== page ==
Trade Bill - Committee (1st Day)

Part of the debate – in the House of Lords at 3:30 pm on 21st January 2019.

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Photo of Baroness Taylor of Bolton Baroness Taylor of Bolton Chair, Constitution Committee 3:30 pm, 21st January 2019

My Lords, I do not want to follow the two previous speakers by talking about what happens, deal or no deal, but I will say a word about the difficulties facing the House on this Bill and on other legislation before us. My noble friend mentioned the Constitution Committee, which issued a report on the Trade Bill in October last year. We did so because we wanted to get ahead of the game by advising the House on our approach to that Bill, as we had done on the EU withdrawal Bill in a way that I think was constructive for the whole House and, ultimately, helpful to the Government because our constructive criticisms meant that the Bill was more fit for purpose when it left this House.

We did that early because we knew of the weight of legislation that would come before us. We have tried to get the Government to give us more information on what legislation we will face and asked to see some things in draft, which we would have been willing to see in confidence. The House will have to face other legislation. We are already seeing arguments about the number of SIs and the difficulty of giving them proper scrutiny in the time available. Time is running out. The Constitution Committee—and, I think, the House as a whole—want to be helpful in making sure that any necessary legislation is actually fit for purpose and will do what is expected of it, but also that so we as parliamentarians can fulfil our role and responsibility to give proper scrutiny.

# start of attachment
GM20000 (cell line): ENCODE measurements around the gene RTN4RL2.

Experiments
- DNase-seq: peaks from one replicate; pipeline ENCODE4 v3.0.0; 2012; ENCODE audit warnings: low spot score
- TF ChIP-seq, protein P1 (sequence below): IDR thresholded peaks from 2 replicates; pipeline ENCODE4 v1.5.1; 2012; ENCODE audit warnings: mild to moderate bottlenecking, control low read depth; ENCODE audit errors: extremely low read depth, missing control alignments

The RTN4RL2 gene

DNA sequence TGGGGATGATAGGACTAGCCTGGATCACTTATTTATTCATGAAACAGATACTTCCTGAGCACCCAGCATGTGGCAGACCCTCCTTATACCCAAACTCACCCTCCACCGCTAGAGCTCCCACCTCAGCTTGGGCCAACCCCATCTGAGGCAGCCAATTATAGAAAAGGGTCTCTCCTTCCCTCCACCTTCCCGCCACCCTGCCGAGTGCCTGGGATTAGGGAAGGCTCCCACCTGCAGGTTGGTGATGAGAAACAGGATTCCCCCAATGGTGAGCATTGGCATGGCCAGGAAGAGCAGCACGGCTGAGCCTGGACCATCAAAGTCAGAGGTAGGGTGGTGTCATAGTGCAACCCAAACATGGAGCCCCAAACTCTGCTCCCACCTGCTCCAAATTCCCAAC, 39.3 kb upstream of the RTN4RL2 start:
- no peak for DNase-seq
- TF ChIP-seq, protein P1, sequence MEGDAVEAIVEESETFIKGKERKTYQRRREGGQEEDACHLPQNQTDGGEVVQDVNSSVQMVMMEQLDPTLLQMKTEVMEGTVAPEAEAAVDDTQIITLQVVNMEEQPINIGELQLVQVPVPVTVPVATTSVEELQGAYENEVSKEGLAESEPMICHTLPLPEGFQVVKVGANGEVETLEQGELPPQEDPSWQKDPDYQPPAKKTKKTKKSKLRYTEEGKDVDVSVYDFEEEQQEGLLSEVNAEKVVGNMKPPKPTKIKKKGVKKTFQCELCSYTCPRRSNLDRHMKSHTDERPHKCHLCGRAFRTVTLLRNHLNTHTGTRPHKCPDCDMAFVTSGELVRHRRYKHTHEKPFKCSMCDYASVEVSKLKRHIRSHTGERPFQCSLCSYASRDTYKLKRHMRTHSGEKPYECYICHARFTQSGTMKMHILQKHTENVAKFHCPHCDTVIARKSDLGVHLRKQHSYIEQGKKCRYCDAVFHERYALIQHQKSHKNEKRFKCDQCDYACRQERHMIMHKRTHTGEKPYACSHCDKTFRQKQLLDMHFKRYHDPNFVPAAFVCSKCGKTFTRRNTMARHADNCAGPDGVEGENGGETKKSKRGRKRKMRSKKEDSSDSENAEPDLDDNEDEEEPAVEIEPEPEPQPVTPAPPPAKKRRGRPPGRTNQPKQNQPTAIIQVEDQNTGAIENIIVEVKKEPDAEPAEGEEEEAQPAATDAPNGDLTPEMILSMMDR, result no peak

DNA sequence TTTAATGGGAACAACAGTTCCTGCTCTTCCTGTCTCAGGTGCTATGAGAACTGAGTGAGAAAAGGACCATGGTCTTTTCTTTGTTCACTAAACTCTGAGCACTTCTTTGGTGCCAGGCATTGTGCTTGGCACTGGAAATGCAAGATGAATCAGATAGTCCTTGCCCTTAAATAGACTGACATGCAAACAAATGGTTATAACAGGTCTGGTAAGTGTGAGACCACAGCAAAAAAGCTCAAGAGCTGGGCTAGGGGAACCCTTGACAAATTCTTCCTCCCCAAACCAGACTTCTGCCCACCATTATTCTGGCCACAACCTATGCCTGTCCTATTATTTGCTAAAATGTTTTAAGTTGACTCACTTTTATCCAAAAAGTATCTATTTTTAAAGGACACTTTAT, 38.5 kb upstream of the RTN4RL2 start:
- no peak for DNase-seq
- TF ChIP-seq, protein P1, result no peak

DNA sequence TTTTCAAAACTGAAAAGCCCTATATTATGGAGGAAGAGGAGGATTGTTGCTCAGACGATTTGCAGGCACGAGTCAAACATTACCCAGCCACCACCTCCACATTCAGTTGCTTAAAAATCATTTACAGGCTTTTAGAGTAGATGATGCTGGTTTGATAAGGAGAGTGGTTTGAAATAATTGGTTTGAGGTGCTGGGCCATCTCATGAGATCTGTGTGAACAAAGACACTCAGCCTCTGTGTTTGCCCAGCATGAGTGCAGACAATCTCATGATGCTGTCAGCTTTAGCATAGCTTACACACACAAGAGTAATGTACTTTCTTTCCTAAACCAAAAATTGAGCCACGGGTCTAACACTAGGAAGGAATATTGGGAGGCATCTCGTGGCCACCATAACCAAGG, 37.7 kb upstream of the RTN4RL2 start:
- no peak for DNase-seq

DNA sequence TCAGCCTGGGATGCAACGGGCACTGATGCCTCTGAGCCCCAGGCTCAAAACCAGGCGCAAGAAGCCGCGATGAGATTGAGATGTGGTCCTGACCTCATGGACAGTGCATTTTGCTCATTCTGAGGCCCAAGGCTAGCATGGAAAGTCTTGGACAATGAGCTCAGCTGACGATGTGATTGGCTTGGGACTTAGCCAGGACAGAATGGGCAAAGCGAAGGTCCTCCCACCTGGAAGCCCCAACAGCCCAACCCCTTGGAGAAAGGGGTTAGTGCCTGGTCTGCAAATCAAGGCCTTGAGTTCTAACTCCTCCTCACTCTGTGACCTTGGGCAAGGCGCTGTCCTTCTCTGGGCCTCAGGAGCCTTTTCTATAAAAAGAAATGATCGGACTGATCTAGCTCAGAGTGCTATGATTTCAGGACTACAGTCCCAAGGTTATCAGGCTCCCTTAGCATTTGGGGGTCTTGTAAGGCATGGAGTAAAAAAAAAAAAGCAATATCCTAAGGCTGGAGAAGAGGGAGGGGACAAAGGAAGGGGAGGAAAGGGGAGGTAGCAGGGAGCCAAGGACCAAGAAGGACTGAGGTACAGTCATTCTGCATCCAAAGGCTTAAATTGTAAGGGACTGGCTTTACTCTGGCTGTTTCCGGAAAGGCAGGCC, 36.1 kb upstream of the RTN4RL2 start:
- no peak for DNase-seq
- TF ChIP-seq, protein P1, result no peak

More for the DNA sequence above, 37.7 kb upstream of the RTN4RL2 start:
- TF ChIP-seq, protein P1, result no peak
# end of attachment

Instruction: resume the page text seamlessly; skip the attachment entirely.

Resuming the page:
I ask the Chief Whip and the Leader of the House to reconsider their approach to giving information to the House about what our future work programme will be. It will be extremely difficult to consider as we should all the legislation that will be before us, whatever the outcome of discussions in another place. I have been a member of the usual channels, albeit in the other House. I know that there are indicative timetables on all occasions—maybe more than one in this instance. If the House is to function properly and fulfil all its obligations, it needs greater information to come through the usual channels about what our programme will be and what responsibilities we will face to get the necessary legislation fit for purpose, and to allow us to fulfil our responsibilities.